A Bayesian Belief Network is a network of connected variables that is able to generate predictions, based on assumptions, when there is a lack of data available.
Let’s say we are trying to determine the likelihood of a person owning a Michael Kors handbag, and let’s say the average UK person has a likelihood of 20% of owning one. If we know some additional pieces of information, we could update our model based on this to determine the specific probability of owning a Michael Kors handbag given the information we currently know.
The Average Joe has a 20% chance of owning a Michael Kors handbag
Person A: 1) Owns a dog, 2) Is male, 3) Has a semi-detached house
Person B: 1) Owns a Michael Kors watch, 2) Is aged 20-25, 3) Is female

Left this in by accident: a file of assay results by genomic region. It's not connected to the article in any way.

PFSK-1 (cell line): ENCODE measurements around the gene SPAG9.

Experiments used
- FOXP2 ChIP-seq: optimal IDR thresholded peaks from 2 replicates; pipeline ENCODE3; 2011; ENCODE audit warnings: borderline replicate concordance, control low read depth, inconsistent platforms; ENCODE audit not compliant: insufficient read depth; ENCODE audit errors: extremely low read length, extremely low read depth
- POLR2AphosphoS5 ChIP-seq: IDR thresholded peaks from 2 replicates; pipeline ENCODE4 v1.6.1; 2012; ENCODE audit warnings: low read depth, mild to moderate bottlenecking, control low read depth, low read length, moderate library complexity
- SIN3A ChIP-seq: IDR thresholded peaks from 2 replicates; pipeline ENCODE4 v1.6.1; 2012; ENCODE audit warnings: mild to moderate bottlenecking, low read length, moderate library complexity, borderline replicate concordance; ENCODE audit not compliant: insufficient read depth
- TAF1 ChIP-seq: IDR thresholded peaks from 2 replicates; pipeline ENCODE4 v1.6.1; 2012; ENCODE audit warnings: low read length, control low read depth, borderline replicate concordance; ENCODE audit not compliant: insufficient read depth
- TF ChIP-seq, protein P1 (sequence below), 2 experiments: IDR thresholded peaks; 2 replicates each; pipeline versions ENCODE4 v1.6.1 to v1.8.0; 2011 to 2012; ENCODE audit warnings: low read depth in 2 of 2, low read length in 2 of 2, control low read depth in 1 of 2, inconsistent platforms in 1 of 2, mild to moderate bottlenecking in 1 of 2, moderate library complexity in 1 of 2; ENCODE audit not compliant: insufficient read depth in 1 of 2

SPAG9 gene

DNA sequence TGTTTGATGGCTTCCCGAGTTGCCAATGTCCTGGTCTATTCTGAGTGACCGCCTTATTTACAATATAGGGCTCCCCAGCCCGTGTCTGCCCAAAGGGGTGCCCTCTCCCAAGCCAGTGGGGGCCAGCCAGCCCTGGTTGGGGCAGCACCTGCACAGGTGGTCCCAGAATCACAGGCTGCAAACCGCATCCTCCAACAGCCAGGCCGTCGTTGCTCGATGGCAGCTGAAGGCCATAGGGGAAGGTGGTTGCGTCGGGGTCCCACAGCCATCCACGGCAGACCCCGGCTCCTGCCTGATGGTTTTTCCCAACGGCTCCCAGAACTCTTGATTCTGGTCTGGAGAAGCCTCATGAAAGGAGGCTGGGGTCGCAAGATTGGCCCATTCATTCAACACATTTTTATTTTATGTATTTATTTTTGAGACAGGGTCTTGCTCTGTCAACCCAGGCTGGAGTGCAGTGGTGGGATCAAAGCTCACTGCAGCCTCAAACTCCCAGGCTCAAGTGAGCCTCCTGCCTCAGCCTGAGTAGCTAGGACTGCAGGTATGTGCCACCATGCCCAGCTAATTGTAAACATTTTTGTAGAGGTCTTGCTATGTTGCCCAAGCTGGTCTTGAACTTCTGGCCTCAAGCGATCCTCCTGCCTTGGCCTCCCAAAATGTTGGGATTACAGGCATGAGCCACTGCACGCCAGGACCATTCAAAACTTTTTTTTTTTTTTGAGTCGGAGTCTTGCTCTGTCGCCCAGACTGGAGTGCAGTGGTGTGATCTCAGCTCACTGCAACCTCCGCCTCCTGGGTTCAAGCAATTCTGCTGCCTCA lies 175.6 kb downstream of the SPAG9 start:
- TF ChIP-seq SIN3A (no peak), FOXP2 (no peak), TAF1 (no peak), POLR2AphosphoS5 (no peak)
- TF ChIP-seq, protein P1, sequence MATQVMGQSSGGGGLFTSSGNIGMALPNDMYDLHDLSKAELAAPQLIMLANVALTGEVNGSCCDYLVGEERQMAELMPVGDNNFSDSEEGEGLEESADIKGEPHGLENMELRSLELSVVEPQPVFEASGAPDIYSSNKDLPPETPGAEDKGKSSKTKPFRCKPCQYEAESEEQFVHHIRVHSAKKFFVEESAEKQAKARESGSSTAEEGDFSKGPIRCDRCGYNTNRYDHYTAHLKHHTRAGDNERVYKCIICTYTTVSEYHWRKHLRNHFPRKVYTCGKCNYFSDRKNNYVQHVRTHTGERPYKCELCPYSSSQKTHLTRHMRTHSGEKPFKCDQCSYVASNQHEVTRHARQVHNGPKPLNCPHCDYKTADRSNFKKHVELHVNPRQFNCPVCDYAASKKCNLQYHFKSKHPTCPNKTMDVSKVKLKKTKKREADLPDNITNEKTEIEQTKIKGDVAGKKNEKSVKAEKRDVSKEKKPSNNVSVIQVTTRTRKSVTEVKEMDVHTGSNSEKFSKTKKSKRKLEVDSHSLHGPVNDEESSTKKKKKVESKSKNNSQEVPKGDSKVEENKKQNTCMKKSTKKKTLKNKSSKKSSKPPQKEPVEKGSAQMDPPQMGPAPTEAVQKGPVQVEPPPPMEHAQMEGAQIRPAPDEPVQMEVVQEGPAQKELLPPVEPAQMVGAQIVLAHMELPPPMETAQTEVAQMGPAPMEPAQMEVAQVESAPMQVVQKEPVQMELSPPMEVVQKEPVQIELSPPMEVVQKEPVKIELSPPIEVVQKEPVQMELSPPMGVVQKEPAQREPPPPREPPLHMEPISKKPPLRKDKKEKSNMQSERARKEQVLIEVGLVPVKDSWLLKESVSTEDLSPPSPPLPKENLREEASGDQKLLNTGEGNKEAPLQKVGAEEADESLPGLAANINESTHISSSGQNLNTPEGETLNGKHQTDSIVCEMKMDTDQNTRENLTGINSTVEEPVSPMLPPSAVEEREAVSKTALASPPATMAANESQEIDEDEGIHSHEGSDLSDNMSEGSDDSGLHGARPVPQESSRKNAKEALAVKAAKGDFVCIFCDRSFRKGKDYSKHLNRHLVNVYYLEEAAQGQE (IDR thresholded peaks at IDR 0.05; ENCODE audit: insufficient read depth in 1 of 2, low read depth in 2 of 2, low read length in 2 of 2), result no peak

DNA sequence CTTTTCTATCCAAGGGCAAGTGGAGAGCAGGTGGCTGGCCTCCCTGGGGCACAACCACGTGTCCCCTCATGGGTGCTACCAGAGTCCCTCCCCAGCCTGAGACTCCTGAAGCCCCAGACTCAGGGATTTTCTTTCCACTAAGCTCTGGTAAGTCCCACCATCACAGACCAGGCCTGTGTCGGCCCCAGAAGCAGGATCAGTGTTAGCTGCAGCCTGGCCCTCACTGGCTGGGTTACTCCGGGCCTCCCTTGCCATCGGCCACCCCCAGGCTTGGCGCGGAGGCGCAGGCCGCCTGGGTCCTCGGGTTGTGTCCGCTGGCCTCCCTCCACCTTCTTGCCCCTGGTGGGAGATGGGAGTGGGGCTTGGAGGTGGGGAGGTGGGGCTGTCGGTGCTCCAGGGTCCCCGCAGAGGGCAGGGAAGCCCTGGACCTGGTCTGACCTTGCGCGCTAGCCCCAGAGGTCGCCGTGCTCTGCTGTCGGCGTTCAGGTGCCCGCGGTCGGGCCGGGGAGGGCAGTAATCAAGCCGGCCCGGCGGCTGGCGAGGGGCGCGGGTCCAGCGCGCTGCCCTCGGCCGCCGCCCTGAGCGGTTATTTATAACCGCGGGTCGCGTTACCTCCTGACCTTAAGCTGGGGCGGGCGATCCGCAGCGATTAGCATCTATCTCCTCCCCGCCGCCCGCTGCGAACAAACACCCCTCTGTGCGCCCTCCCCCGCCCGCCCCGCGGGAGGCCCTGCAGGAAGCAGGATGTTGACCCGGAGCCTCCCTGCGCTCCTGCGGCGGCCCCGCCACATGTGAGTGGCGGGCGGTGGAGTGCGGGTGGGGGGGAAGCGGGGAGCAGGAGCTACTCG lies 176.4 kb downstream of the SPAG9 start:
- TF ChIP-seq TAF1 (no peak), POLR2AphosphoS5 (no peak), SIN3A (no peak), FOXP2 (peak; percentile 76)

Person C: 1) is aged 40-45, 2) Shops in Prada 3) Wears Chanel perfume
The expected likelihood that these users own a Michael Kors handbag is different for each of these users based on the variables that are known because the statistical links are measured between these types of variables.
Bayesian modelling allows us to update the likelihood that a user owns a handbag given the sparse details available.
Given the known information, the model uses this to predict the likelihood of owning a Michael Kors handbag vs. not owning one, despite the fact there are certain elements about the user we do not know.